Activists say the extraction of tar sands oil creates a carbon footprint three-times larger than standard oil extraction and involves deforestation.

An Ashland man was arrested Tuesday after he and five other environmental activists unfurled a 70-foot banner from the observation deck in Niagara Falls State Park in New York.

Duane Martinez, 28, was among those protesting the use of tar sands oil, a form of oil extracted from sand in Canada and imported into the United States. Activists say the extraction of tar sands oil creates a carbon footprint three-times larger than standard oil extraction and involves deforestation.

"The idea behind the banner was sort of to frame the conversation," Martinez said Thursday. "We're trying to establish a clean energy future and policy for both of our nations (Canada and the U.S.)."

Wearing climbing gear and perching on a catwalk underneath the observation deck, Martinez monitored the safety of three activists who rapelled off the bridge and hung at the end of the banner so that it couldn't be easily pulled up.

The activists displayed the banner — which read "clean energy future," with an arrow pointing forward and "tar sands oil" with an arrow pointing backward — for about five hours before they climbed up and were arrested around noon.

Martinez was charged with criminal trespassing and reckless endangerment, both misdemeanors, and was arraigned Thursday morning in Niagara Falls, New York, he said.

Also charged with the same offenses were Aleythea Dolstad-Lown, 23, of Vashon, Wash.; Logan Price, 25, of Goldendale, Wash; Nicholas Simmons, 25, also of Vashon; and Kristen Stankiewicz, 30, of Portland.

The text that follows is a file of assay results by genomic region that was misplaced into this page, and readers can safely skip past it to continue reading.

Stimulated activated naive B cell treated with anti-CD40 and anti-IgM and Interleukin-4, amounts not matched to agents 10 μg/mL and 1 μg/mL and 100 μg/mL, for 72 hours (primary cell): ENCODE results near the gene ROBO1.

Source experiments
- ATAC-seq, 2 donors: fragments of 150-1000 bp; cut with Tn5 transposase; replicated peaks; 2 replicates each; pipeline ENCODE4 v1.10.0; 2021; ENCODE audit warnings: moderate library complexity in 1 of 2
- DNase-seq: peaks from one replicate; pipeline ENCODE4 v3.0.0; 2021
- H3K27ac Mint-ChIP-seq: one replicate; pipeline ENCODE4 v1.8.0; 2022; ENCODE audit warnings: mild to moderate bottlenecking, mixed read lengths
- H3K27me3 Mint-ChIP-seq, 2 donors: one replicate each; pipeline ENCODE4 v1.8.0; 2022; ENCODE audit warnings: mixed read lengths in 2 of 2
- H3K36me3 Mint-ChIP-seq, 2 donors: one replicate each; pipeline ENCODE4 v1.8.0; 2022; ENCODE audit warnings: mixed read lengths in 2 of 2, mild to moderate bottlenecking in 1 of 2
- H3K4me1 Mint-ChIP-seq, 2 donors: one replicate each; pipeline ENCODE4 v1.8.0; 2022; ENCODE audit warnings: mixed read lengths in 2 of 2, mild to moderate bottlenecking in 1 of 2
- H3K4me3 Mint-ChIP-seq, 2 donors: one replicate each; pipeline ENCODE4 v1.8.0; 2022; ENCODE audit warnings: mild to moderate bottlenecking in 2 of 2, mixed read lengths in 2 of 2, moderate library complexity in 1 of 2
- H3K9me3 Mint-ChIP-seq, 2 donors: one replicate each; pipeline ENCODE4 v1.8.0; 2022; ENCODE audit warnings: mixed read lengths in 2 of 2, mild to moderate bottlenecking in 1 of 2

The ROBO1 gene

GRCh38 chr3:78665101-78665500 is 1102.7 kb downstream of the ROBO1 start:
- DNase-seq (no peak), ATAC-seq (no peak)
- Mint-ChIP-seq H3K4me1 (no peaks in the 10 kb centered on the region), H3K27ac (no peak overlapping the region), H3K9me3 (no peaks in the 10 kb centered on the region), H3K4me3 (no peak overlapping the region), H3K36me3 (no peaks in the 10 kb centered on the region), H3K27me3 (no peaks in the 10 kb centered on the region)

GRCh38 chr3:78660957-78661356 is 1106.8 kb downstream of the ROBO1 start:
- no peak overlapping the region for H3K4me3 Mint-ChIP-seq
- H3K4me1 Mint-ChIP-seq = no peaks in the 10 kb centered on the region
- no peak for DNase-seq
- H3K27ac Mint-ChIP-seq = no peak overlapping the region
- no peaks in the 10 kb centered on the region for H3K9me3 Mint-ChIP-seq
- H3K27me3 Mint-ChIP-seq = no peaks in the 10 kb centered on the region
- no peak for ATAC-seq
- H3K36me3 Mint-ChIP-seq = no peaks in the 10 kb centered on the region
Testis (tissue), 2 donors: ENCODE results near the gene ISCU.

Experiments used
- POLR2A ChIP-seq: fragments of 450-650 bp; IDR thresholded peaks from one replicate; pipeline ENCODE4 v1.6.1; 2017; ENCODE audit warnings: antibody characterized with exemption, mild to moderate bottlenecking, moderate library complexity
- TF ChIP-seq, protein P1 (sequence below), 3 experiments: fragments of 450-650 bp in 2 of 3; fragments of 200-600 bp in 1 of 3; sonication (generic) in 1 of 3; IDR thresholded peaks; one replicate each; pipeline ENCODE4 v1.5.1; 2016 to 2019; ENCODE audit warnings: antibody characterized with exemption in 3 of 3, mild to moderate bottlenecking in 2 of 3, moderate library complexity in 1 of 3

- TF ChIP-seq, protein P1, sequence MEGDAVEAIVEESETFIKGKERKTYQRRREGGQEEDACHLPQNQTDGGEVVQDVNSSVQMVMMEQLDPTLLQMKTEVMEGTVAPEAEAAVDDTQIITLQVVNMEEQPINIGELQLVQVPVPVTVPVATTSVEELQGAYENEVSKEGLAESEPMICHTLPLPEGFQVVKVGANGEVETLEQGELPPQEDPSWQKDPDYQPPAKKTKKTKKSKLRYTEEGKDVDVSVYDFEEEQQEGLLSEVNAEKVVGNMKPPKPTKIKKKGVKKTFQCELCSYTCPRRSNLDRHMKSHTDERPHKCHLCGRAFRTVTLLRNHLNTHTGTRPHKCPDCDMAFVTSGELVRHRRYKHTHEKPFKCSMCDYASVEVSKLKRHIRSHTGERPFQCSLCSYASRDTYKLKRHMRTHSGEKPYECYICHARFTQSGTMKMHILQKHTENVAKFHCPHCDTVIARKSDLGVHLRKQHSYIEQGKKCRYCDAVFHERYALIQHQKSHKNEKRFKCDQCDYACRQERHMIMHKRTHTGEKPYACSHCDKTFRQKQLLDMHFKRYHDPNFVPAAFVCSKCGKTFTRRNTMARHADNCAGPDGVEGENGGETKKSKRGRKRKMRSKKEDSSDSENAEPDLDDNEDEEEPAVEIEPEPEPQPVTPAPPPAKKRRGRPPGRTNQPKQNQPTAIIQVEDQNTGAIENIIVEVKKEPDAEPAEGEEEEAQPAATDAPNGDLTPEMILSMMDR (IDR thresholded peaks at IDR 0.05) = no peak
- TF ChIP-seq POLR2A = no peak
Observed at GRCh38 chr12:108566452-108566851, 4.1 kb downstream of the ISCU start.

All five, who participated in the stunt as part of the San Francisco-based Rainforest Action Network's campaign against tar sands oil, posted $500 bail and were released. The hearing for the case will occur in October, Martinez said.

"My lawyer's confident that this is not going to be detrimental," he said of the charges.

The environmentalist flew to San Francisco on Thursday and will return to Ashland on Monday, he said.

Martinez, who also volunteers with Ashland's Klamath Siskiyou Wildlands Center, said the activism was worth being arrested for.

"Ideally what we did on that observation tower reached far and wide," he said. "We can only hope that our actions are having an influence and are changing the way the stories being told."

The activists staged their protest one day before Canadian Prime Minister Stephen Harper met with President Barack Obama in Washington to discuss energy issues.

"We wanted the conversation that the two were having in Washington to have some connection to this voice," Martinez said. "We're really looking for change in energy policy."

Martinez has been involved with the Rainforest Action Network since he moved to Ashland from the Bay Area two years ago, he said.

Laurel Sutherlin, grassroots organizer for KS Wild, said he supported Martinez's activism but doesn't foresee the Ashland nonprofit staging any extreme environmental protests.

"This isn't our style," he said. "There are many different roles for many organizations to play, but we certainly take climate issues very seriously."

While Martinez wouldn't disclose whether the Rainforest Action Network is planning any other protests, he did say being arrested on Tuesday hasn't made him any less eager to speak out.

"We have to do our part," he said. "So this isn't going to stop here for me or anybody else who's involved in the struggle to protect and clean up our environment."

Contact staff writer Hannah Guzik at 482-3456 ext. 226 or hguzik@westmont.edu.